Preservation and prevention of repeat child maltreatment are critical aspects of child welfare social work. Social workers may even work for agencies that aim to prevent child maltreatment in the general population. Sadly, sometimes prevention and preservation services are not enough to avoid maltreatment or keep families together. When abuse or neglect is substantiated and severe enough, a child may need to be removed from the home.
Foster Care Services
Another essential part of child welfare social work is foster care and adoption services. When a social worker must remove a child from home for their safety, they place the child in a foster family or group home. The government is discouraging the use of group homes and institutional settings for long-term care for children who have been removed from the home. The recently enacted Families First Prevention and Services Act encourages and supports family preservation. When it is impossible to keep families together, it emphasizes placement in family foster care rather than group care.
When children enter foster care, foster care specialists will seek to find the best home for the child based on their location, needs, and foster families available. Foster care specialists also prepare foster families to provide care to children and work to ensure foster parents provide the best care they can once the child is in their home.
Sometimes children move from home to home. Sadly, this is not how the system should work. But it does still happen because there is a shortage of foster families or because the child has needs that some families cannot meet. Often a foster care worker will try to place a child in a kinship foster home, which means the foster parents are family to the child (such as grandparents) or someone else the child knows and trusts such as members of their church, neighbors, or friends of their parents.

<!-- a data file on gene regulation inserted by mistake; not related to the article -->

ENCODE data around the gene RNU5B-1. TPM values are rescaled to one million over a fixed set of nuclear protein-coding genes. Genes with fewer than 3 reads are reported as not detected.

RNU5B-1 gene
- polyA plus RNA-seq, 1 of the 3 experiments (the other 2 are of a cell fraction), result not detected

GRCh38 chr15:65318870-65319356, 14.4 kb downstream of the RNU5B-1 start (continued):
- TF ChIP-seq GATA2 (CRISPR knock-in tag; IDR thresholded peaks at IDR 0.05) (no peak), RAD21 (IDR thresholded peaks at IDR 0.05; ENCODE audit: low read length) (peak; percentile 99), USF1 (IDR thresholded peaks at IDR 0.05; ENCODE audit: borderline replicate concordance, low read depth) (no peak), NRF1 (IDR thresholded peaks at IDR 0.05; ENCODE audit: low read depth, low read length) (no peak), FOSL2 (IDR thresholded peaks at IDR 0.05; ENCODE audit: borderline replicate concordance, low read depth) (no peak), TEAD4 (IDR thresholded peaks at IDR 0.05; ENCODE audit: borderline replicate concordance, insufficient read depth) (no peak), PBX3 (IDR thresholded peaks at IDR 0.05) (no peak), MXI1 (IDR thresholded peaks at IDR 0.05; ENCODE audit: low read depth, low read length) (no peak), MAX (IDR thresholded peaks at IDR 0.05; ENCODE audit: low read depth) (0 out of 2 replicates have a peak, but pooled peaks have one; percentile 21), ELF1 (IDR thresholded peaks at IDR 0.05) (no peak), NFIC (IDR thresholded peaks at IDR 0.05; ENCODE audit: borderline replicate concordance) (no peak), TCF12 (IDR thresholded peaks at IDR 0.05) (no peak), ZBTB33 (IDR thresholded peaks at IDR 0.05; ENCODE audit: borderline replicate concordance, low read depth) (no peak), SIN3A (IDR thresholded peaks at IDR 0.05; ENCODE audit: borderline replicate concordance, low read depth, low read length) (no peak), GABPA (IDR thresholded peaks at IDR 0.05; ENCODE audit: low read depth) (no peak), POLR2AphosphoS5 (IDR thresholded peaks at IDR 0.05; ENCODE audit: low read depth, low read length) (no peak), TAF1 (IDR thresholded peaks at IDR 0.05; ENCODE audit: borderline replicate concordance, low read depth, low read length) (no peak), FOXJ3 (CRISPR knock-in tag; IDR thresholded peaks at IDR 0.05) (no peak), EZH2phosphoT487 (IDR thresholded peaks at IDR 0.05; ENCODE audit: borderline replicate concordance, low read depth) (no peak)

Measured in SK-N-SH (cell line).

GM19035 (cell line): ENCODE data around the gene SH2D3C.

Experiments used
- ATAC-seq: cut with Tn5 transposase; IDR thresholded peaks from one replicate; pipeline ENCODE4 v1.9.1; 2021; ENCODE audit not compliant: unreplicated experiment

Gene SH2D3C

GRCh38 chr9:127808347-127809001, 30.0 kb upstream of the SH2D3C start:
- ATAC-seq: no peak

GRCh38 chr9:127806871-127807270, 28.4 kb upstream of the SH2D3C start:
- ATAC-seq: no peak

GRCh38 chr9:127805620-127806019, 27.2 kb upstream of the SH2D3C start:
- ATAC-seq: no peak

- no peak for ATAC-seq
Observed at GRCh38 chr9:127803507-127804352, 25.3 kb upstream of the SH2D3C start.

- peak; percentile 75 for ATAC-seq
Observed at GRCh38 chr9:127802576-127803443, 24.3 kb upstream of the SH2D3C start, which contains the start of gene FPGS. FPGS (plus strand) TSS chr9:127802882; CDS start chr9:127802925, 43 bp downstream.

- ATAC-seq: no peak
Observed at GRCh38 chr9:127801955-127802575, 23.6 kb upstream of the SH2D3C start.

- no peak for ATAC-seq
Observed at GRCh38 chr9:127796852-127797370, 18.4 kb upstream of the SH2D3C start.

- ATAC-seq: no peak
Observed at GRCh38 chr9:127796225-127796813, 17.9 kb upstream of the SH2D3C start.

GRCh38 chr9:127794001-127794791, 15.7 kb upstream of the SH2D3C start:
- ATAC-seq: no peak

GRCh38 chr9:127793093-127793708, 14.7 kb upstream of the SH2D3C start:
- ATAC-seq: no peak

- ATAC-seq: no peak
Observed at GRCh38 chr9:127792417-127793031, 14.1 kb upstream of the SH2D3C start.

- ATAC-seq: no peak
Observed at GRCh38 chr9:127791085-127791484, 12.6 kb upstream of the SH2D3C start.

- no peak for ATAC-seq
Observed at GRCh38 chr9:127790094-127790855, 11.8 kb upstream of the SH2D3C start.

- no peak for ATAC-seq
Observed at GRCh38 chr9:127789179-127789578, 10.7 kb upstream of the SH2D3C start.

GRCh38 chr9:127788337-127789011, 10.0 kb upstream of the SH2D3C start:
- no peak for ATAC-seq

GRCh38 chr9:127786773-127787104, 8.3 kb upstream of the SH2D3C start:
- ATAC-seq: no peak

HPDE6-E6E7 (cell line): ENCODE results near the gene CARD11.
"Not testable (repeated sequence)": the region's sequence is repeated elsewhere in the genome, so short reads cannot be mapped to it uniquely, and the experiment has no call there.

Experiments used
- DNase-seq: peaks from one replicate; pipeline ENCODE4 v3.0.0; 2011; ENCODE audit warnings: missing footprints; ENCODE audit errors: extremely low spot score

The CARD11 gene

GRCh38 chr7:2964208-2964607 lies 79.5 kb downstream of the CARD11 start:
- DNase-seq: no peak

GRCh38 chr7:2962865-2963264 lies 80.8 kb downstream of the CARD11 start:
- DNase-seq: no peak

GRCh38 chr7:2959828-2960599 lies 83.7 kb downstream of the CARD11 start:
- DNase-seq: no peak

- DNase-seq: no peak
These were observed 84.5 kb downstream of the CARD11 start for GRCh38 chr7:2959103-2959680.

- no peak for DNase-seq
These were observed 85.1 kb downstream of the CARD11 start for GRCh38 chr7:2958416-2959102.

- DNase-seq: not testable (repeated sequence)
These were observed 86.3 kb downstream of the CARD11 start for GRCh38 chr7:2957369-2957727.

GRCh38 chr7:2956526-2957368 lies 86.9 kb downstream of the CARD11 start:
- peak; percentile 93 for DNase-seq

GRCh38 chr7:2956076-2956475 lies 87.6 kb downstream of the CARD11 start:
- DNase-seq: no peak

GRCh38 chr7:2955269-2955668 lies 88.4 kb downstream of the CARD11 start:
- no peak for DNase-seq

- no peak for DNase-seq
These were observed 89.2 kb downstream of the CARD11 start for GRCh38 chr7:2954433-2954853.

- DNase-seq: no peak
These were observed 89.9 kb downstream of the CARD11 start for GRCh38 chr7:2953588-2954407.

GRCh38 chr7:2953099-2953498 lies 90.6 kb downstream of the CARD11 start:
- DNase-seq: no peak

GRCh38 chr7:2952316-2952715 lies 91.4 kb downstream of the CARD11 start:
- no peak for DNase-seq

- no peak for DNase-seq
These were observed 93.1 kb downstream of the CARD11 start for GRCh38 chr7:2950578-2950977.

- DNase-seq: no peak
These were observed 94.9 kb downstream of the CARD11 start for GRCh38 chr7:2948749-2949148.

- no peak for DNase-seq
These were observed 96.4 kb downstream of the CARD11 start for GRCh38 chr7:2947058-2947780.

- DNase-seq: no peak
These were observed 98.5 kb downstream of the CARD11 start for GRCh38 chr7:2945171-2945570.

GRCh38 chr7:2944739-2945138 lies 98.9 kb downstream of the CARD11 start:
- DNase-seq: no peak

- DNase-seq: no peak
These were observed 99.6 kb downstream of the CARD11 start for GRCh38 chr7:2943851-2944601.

When birth parents do meet the goals in a treatment plan, parental rights are terminated. When this happens, the parents no longer have legal rights to their children. Only a family court judge can sever parental rights. Then afterward, the children are free to be legally adopted. Once this happens, a child goes to foster care until they are either adopted or age out. Many foster parents adopt their foster children, but some cannot. The reasons include the foster parent’s age, they have too many children, or they are unable to adopt all of the children who come into their care.
Adoptive services are another important part of child welfare social work. Adoption specialists will try to match children in need of a permanent home with prospective adoptive parents. They will try to make the best match based on a child’s location and connections to their community. Other considerations include medical needs, emotional needs, and the likelihood of a successful match. In addition, prospective parents get preference if they are willing to adopt a sibling group. This is because siblings are kept together whenever possible.